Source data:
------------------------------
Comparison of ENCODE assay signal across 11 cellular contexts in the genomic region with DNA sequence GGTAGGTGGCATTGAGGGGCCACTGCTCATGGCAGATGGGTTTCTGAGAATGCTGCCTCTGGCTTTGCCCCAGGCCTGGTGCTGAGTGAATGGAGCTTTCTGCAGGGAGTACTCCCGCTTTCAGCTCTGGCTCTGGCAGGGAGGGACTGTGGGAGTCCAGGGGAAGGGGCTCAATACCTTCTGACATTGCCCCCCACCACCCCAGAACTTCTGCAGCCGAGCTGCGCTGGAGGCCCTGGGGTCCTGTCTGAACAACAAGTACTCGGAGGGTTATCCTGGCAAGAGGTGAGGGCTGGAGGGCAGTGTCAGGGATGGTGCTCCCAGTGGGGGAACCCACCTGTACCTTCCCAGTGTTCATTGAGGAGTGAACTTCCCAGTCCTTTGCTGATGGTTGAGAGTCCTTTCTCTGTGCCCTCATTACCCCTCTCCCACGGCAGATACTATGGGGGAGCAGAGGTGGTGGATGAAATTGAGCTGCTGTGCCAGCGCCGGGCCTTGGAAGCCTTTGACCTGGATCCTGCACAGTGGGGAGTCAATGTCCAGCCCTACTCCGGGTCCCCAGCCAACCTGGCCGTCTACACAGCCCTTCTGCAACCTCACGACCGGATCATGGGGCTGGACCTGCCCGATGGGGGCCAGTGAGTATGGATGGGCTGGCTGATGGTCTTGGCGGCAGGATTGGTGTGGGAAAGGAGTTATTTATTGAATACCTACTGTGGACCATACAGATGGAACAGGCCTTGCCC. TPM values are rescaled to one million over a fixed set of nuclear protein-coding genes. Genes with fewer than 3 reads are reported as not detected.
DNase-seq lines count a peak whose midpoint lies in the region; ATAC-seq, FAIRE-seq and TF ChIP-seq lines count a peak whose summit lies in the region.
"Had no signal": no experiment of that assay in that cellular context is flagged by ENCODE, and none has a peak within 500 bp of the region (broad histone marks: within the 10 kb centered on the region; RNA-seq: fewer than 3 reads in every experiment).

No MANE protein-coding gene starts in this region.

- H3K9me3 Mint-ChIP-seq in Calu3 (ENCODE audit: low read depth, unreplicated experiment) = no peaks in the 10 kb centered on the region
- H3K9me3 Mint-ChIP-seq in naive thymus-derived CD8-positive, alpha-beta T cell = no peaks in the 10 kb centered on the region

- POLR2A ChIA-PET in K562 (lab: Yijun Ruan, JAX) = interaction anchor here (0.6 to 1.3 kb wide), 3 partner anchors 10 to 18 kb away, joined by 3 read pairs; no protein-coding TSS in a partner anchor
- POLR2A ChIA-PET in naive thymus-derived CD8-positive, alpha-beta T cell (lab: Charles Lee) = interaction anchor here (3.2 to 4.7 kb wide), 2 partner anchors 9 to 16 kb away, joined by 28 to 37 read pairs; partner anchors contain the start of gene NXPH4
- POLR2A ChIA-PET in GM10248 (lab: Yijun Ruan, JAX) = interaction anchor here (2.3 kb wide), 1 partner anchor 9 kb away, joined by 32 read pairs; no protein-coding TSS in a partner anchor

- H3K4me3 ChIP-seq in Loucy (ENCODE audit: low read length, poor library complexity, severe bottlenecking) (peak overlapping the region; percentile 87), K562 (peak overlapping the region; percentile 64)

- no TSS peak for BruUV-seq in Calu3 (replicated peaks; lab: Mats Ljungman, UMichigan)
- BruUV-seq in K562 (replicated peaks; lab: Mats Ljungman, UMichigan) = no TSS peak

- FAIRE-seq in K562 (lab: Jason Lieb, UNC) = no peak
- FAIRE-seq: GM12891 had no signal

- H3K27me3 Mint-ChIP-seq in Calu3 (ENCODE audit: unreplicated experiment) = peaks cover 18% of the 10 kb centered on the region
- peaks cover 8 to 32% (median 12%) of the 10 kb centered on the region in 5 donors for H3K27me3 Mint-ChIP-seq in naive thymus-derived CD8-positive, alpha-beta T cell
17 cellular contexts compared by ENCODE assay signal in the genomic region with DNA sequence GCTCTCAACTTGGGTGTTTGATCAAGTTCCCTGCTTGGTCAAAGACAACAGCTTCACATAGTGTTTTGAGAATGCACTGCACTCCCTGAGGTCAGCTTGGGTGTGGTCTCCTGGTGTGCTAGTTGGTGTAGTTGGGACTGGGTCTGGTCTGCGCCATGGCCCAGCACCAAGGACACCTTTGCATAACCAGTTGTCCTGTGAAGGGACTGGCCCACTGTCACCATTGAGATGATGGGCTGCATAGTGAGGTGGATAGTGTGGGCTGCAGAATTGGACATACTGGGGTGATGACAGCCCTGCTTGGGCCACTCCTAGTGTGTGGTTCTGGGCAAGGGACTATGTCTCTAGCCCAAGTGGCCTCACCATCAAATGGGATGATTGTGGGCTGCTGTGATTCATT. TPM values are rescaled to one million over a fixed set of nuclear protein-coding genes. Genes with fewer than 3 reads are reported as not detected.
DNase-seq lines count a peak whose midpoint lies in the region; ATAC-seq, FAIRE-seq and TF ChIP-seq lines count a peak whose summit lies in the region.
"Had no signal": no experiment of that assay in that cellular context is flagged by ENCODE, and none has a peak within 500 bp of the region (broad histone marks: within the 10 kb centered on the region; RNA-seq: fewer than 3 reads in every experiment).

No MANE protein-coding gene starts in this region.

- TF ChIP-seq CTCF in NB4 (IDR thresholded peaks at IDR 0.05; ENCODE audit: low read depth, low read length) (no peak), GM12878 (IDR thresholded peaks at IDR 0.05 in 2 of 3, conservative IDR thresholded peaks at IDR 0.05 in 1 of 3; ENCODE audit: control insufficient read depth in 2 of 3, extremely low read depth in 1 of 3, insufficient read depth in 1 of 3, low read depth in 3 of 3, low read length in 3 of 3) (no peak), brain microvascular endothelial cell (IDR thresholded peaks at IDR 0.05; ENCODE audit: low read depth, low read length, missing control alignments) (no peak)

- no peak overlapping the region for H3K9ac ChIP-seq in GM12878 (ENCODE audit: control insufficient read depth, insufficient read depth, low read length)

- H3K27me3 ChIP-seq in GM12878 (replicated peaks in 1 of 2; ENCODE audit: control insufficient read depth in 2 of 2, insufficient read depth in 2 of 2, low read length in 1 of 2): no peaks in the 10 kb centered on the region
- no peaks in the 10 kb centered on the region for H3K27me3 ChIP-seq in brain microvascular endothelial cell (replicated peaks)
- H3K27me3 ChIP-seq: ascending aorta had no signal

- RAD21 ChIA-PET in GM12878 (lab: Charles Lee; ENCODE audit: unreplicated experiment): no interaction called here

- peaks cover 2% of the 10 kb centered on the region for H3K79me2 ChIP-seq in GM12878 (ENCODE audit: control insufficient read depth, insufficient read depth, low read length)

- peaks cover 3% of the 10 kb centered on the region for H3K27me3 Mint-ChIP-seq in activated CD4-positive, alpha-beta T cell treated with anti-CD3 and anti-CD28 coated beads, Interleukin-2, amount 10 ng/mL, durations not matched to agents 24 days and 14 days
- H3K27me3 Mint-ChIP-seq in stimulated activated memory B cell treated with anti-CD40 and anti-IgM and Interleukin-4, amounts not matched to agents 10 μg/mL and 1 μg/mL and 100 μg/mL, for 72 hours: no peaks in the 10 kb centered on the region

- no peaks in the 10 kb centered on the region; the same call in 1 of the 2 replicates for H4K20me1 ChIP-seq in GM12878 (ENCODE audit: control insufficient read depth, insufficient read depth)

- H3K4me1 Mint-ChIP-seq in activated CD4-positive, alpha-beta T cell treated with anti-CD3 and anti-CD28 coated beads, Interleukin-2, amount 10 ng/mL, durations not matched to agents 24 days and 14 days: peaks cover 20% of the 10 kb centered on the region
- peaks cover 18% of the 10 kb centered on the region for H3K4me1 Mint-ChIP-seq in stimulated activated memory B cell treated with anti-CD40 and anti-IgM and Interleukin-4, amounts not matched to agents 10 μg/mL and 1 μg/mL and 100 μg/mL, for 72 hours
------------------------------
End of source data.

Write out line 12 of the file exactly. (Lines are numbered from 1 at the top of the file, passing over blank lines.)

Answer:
- BruUV-seq in K562 (replicated peaks; lab: Mats Ljungman, UMichigan) = no TSS peak